Mem Inst Oswaldo Cruz, Rio de Janeiro, 113(11) November 2018
Gain of function in Mycobacterium bovis BCG Moreau due to loss of a transcriptional repressor
1Fundação Oswaldo Cruz-Fiocruz, Instituto Oswaldo Cruz, Laboratório de Genômica Funcional e Bioinformática, Rio de Janeiro, RJ, Brasil
2Fundação Oswaldo Cruz-Fiocruz, Instituto Oswaldo Cruz, Laboratório de Imunologia Clínica, Rio de Janeiro, RJ, Brasil
The Bacille Calmette-Guérin (BCG) vaccine comprises a family of genetically different strains derived by the loss of genomic regions (RDs) and other mutations. In BCG Moreau, loss of RD16 inactivates rv3405c*, encoding a transcriptional repressor that negatively regulates the expression of Rv3406, an alkyl sulfatase. To evaluate the impact of this loss on the BCG and host cell viability and the cytokine profile, THP-1 cells were infected with BCG Moreau (harbouring the empty vector) and a complemented strain carrying a functional copy of rv3405c. Viability of the host cells and bacteria as well as the pattern of cytokine secretion were evaluated. Our results show that the viability of BCG Moreau is higher than that of the complemented strain in an axenic medium, suggesting a possible functional gain associated with the constitutive expression of Rv3406. Viability of the host cells did not vary significantly between recombinant strains, but differences in the profiles of the cytokine secretion (IL-1β and IL-6) were observed. Our results suggest an example of a functional gain due to gene loss contributing to the elucidation of the impact of RD16 on the physiology of BCG Moreau.
Tuberculosis (TB) is caused by the intracellular pathogen Mycobacterium tuberculosis (Mtb) and remains a major public health problem. According to World Health Organization (WHO), 6.3 million new cases of TB were reported in 2016,(1) and in the last two decades, the disease was responsible for more deaths than smallpox, malaria, plague, influenza and AIDS together.(2) Brazil remains among the high burden countries with an incidence of 42/100,000 inhabitants in 2016.(3)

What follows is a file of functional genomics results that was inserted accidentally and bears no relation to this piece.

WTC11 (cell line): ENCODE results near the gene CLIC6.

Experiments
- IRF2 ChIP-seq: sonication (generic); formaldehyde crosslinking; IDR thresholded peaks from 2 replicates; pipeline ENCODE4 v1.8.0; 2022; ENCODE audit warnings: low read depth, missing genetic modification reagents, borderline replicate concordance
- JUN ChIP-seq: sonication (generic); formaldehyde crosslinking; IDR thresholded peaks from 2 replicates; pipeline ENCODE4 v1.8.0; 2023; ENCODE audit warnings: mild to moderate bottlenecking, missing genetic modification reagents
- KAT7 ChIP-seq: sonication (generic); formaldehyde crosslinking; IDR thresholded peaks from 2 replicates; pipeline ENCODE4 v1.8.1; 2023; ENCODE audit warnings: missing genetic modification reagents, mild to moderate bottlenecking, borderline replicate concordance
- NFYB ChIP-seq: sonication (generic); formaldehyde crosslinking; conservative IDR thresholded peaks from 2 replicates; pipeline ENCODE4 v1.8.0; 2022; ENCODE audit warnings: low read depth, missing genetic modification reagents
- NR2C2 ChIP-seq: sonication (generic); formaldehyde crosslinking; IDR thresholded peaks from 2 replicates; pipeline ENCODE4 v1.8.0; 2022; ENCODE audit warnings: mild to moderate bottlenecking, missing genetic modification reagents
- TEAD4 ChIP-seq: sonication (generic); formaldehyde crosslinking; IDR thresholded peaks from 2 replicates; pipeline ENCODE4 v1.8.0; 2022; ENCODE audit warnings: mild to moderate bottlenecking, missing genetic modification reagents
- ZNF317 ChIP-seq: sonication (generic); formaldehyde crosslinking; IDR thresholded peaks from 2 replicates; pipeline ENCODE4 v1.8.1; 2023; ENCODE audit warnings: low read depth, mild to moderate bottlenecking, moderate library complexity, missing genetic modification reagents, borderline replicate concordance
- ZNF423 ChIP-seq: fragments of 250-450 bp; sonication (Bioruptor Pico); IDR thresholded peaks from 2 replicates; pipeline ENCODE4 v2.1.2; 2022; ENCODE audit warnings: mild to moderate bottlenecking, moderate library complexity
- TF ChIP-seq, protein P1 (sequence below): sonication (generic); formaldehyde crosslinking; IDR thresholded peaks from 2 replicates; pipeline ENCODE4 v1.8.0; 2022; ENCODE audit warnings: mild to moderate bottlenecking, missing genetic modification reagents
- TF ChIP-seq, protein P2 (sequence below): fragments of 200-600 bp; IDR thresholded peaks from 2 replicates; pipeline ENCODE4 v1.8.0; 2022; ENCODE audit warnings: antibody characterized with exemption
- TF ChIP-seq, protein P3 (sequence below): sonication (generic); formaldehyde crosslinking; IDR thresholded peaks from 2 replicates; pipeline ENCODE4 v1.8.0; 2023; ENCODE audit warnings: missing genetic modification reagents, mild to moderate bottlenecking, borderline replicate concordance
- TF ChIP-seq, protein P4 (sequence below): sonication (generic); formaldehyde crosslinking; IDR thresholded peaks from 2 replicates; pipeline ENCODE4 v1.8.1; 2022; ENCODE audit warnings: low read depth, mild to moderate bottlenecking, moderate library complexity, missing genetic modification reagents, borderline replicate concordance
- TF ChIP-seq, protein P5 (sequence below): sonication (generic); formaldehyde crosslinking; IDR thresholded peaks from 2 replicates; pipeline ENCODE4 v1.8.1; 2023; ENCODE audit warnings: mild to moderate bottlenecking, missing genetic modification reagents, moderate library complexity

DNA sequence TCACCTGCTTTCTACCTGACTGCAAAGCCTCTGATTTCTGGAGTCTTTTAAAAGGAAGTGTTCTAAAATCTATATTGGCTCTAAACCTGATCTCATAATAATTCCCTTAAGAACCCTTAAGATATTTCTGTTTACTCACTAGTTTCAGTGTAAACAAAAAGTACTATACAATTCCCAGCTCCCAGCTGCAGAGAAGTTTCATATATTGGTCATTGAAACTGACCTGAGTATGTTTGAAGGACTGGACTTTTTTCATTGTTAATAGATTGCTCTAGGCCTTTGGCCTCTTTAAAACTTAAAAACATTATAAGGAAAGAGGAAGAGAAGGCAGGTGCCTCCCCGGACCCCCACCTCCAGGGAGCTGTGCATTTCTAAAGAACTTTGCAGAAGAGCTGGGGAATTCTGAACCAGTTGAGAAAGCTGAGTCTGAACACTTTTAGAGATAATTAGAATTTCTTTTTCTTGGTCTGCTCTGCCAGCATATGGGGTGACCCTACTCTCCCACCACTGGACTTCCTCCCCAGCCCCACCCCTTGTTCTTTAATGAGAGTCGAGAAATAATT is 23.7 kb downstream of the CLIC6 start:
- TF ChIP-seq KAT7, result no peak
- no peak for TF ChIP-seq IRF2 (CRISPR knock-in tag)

Bacille Calmette-Guérin (BCG) is the only available vaccine against TB and the most widely used vaccine worldwide.(4) Modern BCG comprises a group of different vaccine strains;(5, 6) all strains are derived from an original attenuated “BCG” obtained after sequential in vitro passages of a virulent Mycobacterium bovis isolate in a medium containing ox bile.(7) The attenuated strain was successfully used in humans for the first time in 1921 and, after 1925, was distributed to various laboratories worldwide and maintained under different culture conditions.(8, 9). By the time standardised seed-lot production methods were implemented in the 1960s, BCG sub-strains had accumulated a variety of specific genetic differences that partially explain the variable efficacy of the vaccine.(10)
BCG Moreau, the Brazilian vaccine strain,(11) has a specific genomic deletion (RD16) comprising 7,608 bp(6) resulting in the fusion of rv3400-rv3405c and loss of the intervening genes.(12) Previous studies by our group have established that Rv3405c is a transcriptional regulator that represses the expression of the adjacent rv3406 gene.(13) As a consequence, BCG Moreau accumulates Rv3406 due to its constitutive expression; in comparison, BCG Pasteur does not produce Rv3406 under the standard culture conditions. Complementation of BCG Moreau with a functional copy of rv3405c obtained from BCG Pasteur restores the regulation and abolishes the Rv3406 accumulation.(13)